With so much going on, I’m cramming as many items as possible into this space.
Let’s start with the biggest news in beer. Heineken buying up the remainder of craft beer superstar Lagunitas? No. Bud Light, the beer that capped off a health care revolt. At least that’s what we were told.
It has been widely reported that House Republicans celebrated the 217-213 vote for a health care overhaul by chugging cans of Bud Light. Whether it happened or not isn’t important when it comes to an issue as critical as health care. But for the purposes of this beer column, it’s worth noting that many were quick to make the connection with gently flavored Bud Light and out-of-touch lawmakers. Had they been celebrating with something amazing like Heady Topper from The Alchemist or Congress Street IPA by Trillium Brewing, maybe it would have just seemed too weird.
In the interests of equal-opportunity beer offenses, we’ll watch for the next Democratic filibuster capped off with swigs of Shock Top.
Sign Up and Save
Get six months of free digital access to The Sacramento Bee
Beltway insiders would do well to consult with Dave Prillwitz about what kind of beer to drink. He knows his stuff. On Wednesday, Prillwitz sat down at Capitol Beer and Tap Room, took a few sips of a triple IPA by Claimstake Brewing called The Marcus, and promptly rated his 10,000 beer on RateBeer, the website and app for serious beer enthusiasts. On RateBeer, his handle is “Marcus” and his ratings are known throughout the world.
Prillwitz, who lives in Sacramento and is a wealth of information about the world of beer, is a frequent source for this column. It was great that many well-wishers were there to mark the milestone with good beer and big cake.
Also on Wednesday, the California Craft Beer Association announced tickets are going on sale for the third annual California Craft Beer Summit, Sept. 7-9 in Sacramento. The three days of hands-on education sessions, seminars, tastings and the big Brewers Showcase will be bigger and better than before, with 160 craft brewers pouring at the beer fest.
For more details about tickets and the all-star line-up of speakers, go to the CCBA’s website. This event has been huge for Sacramento’s beer community and the city as a whole, drawing new attention to the region and, no doubt, further bolstering Sacramento’s standing as a serious beer town.
One of the breweries that likely won’t be pouring at the Showcase will be Lagunitas. Given its ownership by a Dutch brewing behemoth, the Petaluma-based brewery has relinquished its “craft beer” card. No word on whether Hop Stoopid and Little Sumpin will be sold in those ghastly green bottles. How you feel about the acquisition and how you respond as a consumer is up to you. All I know is that with 74 craft breweries in the Sacramento region and 700-plus throughout California, I probably don’t have the time to visit Lagunitas again any time soon.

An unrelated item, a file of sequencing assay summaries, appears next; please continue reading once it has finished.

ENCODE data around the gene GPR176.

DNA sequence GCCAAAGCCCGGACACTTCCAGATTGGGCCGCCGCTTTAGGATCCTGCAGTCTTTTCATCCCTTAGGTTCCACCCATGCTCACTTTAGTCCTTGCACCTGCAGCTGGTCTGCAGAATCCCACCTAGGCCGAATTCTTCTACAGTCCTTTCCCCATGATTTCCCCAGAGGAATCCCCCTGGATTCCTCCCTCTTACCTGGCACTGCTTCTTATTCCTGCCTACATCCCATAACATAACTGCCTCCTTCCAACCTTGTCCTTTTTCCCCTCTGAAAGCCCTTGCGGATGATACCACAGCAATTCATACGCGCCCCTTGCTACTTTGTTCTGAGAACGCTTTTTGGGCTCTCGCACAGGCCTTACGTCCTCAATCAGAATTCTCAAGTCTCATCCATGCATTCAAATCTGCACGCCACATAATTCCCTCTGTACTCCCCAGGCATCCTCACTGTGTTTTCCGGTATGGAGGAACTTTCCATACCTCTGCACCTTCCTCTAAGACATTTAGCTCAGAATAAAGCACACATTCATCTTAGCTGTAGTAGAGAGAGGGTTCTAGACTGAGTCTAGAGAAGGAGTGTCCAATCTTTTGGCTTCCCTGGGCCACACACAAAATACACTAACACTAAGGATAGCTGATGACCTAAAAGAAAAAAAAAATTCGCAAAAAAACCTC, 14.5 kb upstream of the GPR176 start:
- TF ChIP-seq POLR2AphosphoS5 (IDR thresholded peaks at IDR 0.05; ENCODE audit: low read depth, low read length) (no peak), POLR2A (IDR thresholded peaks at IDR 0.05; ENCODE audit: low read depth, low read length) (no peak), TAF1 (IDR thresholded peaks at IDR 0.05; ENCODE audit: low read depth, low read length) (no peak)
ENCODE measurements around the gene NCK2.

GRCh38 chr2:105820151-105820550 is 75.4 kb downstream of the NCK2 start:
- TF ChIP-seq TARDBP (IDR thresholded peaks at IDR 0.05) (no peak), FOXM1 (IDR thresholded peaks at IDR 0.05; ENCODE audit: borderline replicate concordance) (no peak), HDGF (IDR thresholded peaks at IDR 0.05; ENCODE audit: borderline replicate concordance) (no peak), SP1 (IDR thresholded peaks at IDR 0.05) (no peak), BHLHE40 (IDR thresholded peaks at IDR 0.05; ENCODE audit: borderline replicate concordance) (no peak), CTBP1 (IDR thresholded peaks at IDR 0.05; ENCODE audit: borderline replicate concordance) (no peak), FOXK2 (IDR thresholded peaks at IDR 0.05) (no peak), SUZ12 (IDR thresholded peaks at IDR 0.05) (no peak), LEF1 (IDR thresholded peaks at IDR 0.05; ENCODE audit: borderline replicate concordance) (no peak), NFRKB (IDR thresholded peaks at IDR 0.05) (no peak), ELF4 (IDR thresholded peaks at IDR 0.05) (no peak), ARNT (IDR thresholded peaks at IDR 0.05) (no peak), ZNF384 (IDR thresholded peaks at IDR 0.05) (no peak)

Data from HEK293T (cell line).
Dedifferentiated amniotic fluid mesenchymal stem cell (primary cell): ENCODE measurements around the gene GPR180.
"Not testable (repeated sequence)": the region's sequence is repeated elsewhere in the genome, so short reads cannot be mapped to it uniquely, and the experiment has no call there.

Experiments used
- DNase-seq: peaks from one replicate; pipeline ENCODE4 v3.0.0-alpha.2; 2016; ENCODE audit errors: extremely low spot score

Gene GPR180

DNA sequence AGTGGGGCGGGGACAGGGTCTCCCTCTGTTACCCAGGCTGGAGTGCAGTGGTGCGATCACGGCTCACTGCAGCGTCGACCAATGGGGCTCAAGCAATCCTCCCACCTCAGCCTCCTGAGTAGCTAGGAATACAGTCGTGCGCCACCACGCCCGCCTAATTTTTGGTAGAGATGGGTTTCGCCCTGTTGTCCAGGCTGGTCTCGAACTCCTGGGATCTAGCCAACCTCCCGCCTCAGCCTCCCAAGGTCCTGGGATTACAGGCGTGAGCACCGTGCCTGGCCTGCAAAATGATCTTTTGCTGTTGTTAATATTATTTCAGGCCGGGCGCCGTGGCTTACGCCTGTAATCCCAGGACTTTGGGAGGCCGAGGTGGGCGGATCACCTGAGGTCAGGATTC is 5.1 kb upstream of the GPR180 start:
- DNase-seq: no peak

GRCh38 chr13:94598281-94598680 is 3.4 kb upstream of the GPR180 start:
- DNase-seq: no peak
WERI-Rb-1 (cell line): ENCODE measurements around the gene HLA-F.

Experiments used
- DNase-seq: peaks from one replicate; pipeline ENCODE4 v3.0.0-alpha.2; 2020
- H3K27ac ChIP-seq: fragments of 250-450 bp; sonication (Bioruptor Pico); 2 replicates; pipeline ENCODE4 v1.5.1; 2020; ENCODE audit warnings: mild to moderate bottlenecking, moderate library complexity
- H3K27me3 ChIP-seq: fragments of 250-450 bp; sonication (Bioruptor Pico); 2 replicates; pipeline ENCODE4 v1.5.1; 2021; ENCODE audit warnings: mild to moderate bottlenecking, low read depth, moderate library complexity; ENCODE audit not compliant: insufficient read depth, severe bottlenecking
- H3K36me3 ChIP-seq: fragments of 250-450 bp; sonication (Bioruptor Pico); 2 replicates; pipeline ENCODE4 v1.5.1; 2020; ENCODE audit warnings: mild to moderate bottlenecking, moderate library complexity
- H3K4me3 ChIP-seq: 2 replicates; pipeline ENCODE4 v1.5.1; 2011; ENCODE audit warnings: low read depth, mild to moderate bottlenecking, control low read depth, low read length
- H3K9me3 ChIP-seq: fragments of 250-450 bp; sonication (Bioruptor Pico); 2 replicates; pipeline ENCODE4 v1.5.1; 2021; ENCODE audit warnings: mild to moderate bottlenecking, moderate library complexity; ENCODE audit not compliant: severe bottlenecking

With Fort Rock now open and thriving just off Highway 50 at Hazel Avenue, and Waterman Brewing up and running in Elk Grove, the next launch will be in Placerville, where Solid Ground Brewing already has beer in its tanks. I spoke at length with co-owners K.C. Sare and Scott Johnson and was impressed with the game plan. They have a surprisingly large 30-barrel brew house and big ambitions for their beer. Watch for a soft opening in the about three weeks.
What comes after that? King Cong Brewing is expected to take delivery of its brew house this month. Founder Cong Nguyen says he could be open on Del Paso Boulevard as early as July.
It seems like only yesterday that I visited Device Brewing in its first week of operation. That was, it turns out, nearly four years ago. Device recently penned a distribution deal with Markstein Beverage Co. Device owner Ken Anthony told me the deal will trigger rapid expansion and more brewing capacity. Track 7 is also distributed by Markstein.
“It means we were self-distributing about 250 accounts, and now we’re with a distribution partner that has over 4,500 points of distribution,” Anthony said.
What it doesn’t mean? Device can rest easy like those folks in Petaluma. Anthony still starts his workday at 3:30 a.m.